For more information about these side effects, see section 2.

The following is a list of side effects that have been linked to the use of HRT:

Common side effects (may affect up to 1 in 10 people):

  • weight increase or decrease, swelling caused by fluid retention
  • depression, nervousness, lack of energy
  • headache, dizziness
  • hot flushes, increased sweating
  • feeling sick, vomiting, stomach cramps, gas
  • breast tension and pain, vaginal discharge, bleeding or spotting, disorder of vulva/vagina, menstrual disorder.

Uncommon side effects (may affect up to 1 in 100 people):

  • benign breast tumor, benign growths in the lining of the womb
  • allergic (hypersensitivity) reaction
  • increased appetite, high level of cholesterol in the blood
  • anxiety, inability to sleep, apathy, mood swings, poor concentration, changes in sex drive or mood, euphoria, agitation
  • migraine, sensation of tingling, prickling or numbness in skin, trembling
  • visual impairment, dry eye
  • feeling your heartbeat
  • increased blood pressure, inflammation of a vein, purple patches like bruising
  • breathlessness, runny or blocked nose
  • constipation, indigestion/heartburn, diarrhea, rectal disorder
  • acne, hair loss, dry skin, nail problems, skin nodule, excessive hair growth (hirsutism), painful reddish skin nodules (erythema nodosum), generalized itchy rash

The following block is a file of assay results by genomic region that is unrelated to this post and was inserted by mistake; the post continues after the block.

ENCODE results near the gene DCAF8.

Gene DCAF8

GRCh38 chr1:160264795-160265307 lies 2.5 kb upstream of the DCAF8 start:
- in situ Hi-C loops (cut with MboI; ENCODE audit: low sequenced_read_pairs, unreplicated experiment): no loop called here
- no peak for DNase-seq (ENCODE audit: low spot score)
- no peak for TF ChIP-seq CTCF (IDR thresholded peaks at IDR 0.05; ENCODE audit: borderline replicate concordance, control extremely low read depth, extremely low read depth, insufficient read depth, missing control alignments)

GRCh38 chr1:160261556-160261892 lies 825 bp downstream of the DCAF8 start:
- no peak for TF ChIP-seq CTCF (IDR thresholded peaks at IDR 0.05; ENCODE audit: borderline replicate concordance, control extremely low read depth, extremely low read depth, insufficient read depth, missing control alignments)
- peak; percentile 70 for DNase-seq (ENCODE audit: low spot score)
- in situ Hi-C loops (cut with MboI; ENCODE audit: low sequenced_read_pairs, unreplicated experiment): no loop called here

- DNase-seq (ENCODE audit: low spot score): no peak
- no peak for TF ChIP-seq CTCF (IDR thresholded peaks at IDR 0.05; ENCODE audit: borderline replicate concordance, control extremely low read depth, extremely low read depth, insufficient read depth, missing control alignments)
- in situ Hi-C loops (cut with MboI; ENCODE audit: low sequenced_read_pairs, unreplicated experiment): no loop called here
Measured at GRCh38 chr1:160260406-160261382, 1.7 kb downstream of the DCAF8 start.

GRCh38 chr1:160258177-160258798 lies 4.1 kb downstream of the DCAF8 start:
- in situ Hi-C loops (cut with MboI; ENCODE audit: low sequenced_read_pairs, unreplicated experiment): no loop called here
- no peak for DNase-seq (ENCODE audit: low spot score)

• joint disorders, muscle cramps
  • increased frequency or urge to pass urine, lack of bladder control, bladder infections, discoloured urine, blood in the urine
  • breast enlargement, breast tenderness, thickening of the lining of the womb, uterine disorder
  • tiredness, abnormal laboratory tests, weakness, fever, flu-like symptoms, feeling generally unwell.

Rare side effects (may affect up to 1 in 1,000 people):

  • contact lens intolerance
  • alterations in liver function and biliary flow
  • skin rash
  • blood clot, usually in a leg or lung, which causes pain, swelling or redness
  • menstrual pain, pre-menstrual like syndrome

Frequency not known side effects (frequency cannot be estimated from the available data)

  • tumours in uterus
  • worsening of the symptoms of hereditary angioedema
  • reduced blood supply to the brain or to a section of the brain
  • stomach pain, bloating, yellowing of the skin or eyes
  • eczema

The following side effects have been reported with other HRTs:

  • heart disease (heart attack)
  • gall bladder disease
  • inflammation of pancreas (pancreatitis)
  • skin disorders:
    • yellowish-brown pigmentation patches on the skin, particularly of the face (chloasma)
    • rash with target-shaped reddening or sores (erythema multiforme).
  • Probable memory loss over the age of 65

Reporting of side effects

If you get any side effects, talk to your doctor or pharmacist. This includes any possible side effects not listed in this leaflet. You can also report side effects directly via the national reporting system, see below. By reporting side effects, you can help provide more information on the safety of this medicine.